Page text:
LOS ANGELES -- Ratings on 13 issues of California lease revenue bonds could be downgraded because of concerns over missed payments if the state's budget impasse continues into September, state Treasurer Kathleen Brown said yesterday.
Unless a budget or urgency legislation is approved by midnight Aug. 31, Ms. Brown said she will be forced to tap reserve funds to pay $109 million of debt service due Sept. 1.
Rating agencies have indicated in conversations with the state "that payment of the debt service from reserves would constitute a technical default in their eyes and trigger another downgrade." Ms. Brown said in a statement.
"I fear not only the additional costs such a downgrade would cause, but also the continuing loss in confidence it would create among investors in California."
Figures were not available yesterday on the principal amount of lease revenue bonds that might be affected by the missed payments. Moody's Investors Service said the state has about $2.88 billion of lease revenue bonds outstanding.
Officials at the rating agency said they view the prospect of the state defaulting on lease payments due on the 13 issues Sept. 1 as a serious development.
A Moody's statement expected today will "make the point that prompt action is needed" to avoid serious consequences for the state's lease ratings, said George Leung, manager of state ratings for the agency.
Steve Zimmermann, a managing director of Standard & Poor's Corp., said analysts are monitoring the budget process and any attempts at urgency legislation that would pave the way for scheduled debt service payments.
"They have a lot of irons in the fire and we are watching the situation closely," Mr. Zimmermann said yesterday, adding that the lease revenue bonds could possibly be placed on CreditWatch this week. The debt then could be downgraded or removed from CreditWatch, depending on how the state addresses the situation.
Unlike debt service on general obligation bonds, which receives priority for payment under the state constitution, payments on lease revenue bonds depend on an appropriation included in a budget. Accordingly, California can only make payments on lease revenue debt service due Sept. 1 if a budget is adopted by Aug. 31. The state also is studying urgency legislation that would let it make the payments.
Lease revenue bonds in California have funded various capital projects, such as prisons and higher education facilities.
The state may already be in "technical default" on some of its leases, according to William Madison, a lawyer at Jones, Hall, Hill & White. Standard lease contracts that have been used by the state often contain clauses requiring the state to budget and appropriate lease payments each year, and these clauses define noncompliance with such covenants as "technical defaults," he said.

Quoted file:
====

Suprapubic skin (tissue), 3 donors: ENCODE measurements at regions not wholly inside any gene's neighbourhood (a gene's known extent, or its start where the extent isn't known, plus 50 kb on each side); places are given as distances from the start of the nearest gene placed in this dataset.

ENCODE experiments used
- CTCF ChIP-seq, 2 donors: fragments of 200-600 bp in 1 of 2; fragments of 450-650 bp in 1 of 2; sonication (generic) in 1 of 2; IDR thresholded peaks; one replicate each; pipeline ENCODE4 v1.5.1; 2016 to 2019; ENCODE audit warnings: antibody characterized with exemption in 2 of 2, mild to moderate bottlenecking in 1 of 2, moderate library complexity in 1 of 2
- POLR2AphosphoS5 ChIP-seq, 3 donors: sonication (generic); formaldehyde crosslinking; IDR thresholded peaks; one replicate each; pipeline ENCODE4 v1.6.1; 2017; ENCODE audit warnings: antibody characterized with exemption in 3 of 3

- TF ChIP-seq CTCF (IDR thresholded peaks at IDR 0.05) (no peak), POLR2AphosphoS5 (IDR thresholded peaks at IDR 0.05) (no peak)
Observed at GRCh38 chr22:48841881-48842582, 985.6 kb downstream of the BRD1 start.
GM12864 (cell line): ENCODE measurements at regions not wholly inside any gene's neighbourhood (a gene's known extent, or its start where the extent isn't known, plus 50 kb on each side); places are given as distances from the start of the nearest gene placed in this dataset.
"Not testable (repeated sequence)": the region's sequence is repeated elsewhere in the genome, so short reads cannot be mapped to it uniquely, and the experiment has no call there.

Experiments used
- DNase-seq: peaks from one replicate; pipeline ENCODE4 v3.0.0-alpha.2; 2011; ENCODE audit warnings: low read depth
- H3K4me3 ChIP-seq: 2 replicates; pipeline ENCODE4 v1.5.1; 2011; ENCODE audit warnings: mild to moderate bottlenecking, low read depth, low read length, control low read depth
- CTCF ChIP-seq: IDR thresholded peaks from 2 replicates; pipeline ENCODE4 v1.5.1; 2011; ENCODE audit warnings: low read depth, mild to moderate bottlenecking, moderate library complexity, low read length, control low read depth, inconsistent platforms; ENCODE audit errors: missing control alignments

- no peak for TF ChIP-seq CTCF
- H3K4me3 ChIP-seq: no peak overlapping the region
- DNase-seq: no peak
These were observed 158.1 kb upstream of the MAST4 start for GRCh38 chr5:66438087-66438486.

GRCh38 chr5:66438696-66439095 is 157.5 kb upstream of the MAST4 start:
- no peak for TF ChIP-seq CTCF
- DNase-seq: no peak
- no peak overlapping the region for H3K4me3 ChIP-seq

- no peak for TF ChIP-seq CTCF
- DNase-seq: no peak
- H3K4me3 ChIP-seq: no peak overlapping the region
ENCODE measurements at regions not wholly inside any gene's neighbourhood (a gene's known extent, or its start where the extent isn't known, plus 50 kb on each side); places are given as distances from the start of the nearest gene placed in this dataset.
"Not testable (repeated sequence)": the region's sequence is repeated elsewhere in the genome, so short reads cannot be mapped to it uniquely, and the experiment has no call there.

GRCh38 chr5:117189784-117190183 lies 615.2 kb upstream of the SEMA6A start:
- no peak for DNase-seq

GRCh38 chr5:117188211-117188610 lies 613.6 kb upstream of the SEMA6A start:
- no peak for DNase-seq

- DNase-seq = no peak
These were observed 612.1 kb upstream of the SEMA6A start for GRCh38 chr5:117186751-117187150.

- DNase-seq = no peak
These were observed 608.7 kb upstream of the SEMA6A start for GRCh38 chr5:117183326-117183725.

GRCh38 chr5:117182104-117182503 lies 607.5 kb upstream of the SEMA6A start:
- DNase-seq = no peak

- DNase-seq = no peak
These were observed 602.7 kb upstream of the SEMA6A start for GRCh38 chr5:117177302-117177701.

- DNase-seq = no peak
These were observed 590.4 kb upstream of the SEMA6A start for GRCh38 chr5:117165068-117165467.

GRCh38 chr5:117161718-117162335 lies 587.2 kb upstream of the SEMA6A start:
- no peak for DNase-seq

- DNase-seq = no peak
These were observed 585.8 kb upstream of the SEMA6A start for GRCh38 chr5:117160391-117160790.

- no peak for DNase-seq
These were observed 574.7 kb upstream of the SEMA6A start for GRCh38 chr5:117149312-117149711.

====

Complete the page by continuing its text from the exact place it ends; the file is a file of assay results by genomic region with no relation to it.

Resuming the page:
"What a black eye for the state" if it missed those payments, he said. The treasurer's warning about the lease default is "starting to bring home that the longer this [budget impasse] goes on, the more serious the consequences are going to be," he added.
Moody's on July 6 downgraded the majority of California's lease revenue bonds to A1 from Aa, as well as dropping ratings on the state's general obligation debt. Standard & Poor's downgraded California's lease obligations on July 15, with some ratings falling as low as BBB-plus-provisional, as part of a downgrade of California's GO debt.
Ms. Brown said another downgrade would hamper efforts to market future lease revenue bonds for prisons, state buildings, and higher educational facilities and "still get a good deal for the taxpayers."
She called on Gov. Pete Wilson and the state Legislature to "enact a credible budget immediately" to prevent another downgrade.
State leaders have been unable to agree on ways to bridge the state's $11 billion budget gap since the start of California's fiscal year on July 1.
The state's longest budget impasse in history has dragged into this week, after Gov. Pete Wilson vetoed an education financing bill on Sunday. Lawmakers had reached a compromise last week on funding policies for local governments, signaling the first major progress in the long stalemate. However, state officials warned Sunday that the veto could mean that the impasse will continue into September.
Bernie Schroer, senior portfolio manager for the Franklin Group of Funds, estimated that 2% of the firm's portfolio includes California state lease revenue bonds. But he noted that even if ratings fell to non-investment grades, his firm would not sell the securities.
"We wouldn't panic and sell them. We might not be a buyer, but we wouldn't sell," he said. "We don't think the state will renege on their obligation for the leases."
Mr. Schroer said the long budget impasse could be positive for the state if lawmakers make some significant spending cuts.
"If it takes until November for it to be done the correct way, so be it," he said. "Take as long as you want but get it right."
He added that "we're still very positive on the state of California."